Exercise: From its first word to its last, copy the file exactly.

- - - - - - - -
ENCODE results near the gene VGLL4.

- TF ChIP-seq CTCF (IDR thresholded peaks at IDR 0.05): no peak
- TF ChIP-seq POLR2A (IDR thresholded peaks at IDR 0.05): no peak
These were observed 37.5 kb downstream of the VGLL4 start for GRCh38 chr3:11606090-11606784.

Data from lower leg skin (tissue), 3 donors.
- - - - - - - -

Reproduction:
ENCODE results near the gene VGLL4.

- TF ChIP-seq CTCF (IDR thresholded peaks at IDR 0.05): no peak
- TF ChIP-seq POLR2A (IDR thresholded peaks at IDR 0.05): no peak
These were observed 37.5 kb downstream of the VGLL4 start for GRCh38 chr3:11606090-11606784.

Data from lower leg skin (tissue), 3 donors.